“75-100 families per acre”?!? I’ve heard 16 *people* per acre, calories only, from maize, as the most calorie-productive crop. Itemized bill: maize can provide 2100 kcal/sq. meter per crop, assume one crop per year, there are 4047 sq. meters per acre, typical diet needs 2100 kcal per day per person (to make the math easy), gives 11 person-years of kcal per year. But you can’t even live on corn-calories alone, and every square meter diverted from maize to something else cuts the calorie production. Soy, for example, is much better for protein and oil, but it’s about half the number of calories, so now you’re down to 5 people per acre. If you need to grow wood, for fuel to cook your food, that requires more land.

I am not too sure how to interpret your last question. But Hitler was not correct on productive land usage. There was no evidence to support his claim. Even today we can feed the world 10 times over with our present food production. It’s politics that get in the way. 150 -200 families can be fed on 2 acres of land with good farming practices and no industrial fertilizer. Old world knowledge and modern technology combined prove that this can happen. There are thousands of acres of prime land that sit fallow in North America ready to be used but people want cereal out of a box and kraft dinner. The best food can be grown efficiently and of the highest quality far better than the industrial methods that are used today as your book the contrary farm suggests. I think these past generations have witnessed these lies come and go long enough. When will people wake up? California was never prime land. I don’t know why American fell into the trap of growing food in a desert. Why do we continue to get sucked I to these snake oil salesman pitches to make money for the very few?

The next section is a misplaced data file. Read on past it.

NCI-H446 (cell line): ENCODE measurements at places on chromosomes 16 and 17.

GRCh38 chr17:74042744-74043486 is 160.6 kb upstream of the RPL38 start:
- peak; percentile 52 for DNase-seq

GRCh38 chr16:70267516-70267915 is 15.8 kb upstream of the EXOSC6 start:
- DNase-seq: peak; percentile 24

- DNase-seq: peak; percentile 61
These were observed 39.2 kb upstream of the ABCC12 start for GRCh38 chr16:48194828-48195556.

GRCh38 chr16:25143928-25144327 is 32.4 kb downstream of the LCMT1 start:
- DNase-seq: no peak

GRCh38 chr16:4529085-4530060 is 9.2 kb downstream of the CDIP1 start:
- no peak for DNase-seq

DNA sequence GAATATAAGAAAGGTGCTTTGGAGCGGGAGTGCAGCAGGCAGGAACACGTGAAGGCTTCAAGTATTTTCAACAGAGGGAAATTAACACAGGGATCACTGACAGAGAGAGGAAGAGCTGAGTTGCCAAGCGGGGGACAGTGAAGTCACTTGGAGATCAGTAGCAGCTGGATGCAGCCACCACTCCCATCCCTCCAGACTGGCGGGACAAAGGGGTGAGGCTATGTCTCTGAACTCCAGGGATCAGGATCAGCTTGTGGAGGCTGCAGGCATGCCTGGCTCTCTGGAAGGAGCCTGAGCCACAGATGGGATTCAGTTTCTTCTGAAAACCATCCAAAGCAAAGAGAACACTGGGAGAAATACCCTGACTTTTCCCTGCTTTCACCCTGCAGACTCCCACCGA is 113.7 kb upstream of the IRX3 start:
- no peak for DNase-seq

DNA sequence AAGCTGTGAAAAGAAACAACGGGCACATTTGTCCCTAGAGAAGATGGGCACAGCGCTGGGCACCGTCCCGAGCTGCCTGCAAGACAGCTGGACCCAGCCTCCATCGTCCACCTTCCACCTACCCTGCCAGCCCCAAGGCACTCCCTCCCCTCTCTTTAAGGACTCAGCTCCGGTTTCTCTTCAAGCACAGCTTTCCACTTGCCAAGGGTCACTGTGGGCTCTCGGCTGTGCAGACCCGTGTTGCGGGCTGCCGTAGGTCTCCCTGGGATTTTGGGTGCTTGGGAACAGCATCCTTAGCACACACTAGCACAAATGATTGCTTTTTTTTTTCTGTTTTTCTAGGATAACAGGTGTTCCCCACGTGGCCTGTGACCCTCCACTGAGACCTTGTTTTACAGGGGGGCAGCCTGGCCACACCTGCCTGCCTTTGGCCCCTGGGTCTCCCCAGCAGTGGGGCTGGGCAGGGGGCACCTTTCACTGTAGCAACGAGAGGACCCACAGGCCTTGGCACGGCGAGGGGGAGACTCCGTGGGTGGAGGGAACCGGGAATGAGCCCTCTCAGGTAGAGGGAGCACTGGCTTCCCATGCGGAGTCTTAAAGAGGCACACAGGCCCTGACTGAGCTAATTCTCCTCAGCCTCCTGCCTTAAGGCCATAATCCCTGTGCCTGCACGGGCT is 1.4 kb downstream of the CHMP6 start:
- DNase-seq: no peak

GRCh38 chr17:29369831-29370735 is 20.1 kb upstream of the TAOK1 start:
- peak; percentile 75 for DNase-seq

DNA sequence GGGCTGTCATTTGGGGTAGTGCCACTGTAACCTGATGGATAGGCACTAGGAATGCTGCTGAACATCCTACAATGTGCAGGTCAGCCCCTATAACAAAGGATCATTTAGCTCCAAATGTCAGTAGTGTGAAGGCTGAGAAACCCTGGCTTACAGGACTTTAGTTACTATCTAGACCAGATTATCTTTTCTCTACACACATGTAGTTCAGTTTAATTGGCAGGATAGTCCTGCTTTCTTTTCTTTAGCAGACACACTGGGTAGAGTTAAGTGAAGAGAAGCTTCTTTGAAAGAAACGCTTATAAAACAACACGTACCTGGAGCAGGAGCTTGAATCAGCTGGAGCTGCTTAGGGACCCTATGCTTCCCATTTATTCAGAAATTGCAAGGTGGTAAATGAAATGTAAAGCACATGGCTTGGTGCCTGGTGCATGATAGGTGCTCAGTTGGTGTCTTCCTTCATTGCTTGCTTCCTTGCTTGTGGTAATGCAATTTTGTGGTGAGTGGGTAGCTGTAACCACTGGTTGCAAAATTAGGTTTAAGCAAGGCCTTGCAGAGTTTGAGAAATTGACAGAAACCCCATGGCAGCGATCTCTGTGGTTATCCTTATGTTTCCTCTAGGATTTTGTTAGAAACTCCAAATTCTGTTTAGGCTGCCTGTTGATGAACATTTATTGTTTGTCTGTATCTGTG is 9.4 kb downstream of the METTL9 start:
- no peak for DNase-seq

Before the advent of liquid fuels which made possible the production of mass quanities of grains and the transportation to move them around the world, there were regular cycles of famines, which kept populations in check. When those liquid fuels are unavaliable to just decrease in quanity, those luxuries will rear there ugly head and famines will return and it’s severity will depend on the surplus and the willingness to share em. Things will sure be interesting as our resources change in avialabity.

I love most of your posts Gene, but on this one, you missed a few steps.

Industrial society dumped a bunch of CO2 into the air –>
The CO2 caused an increase in temperature –>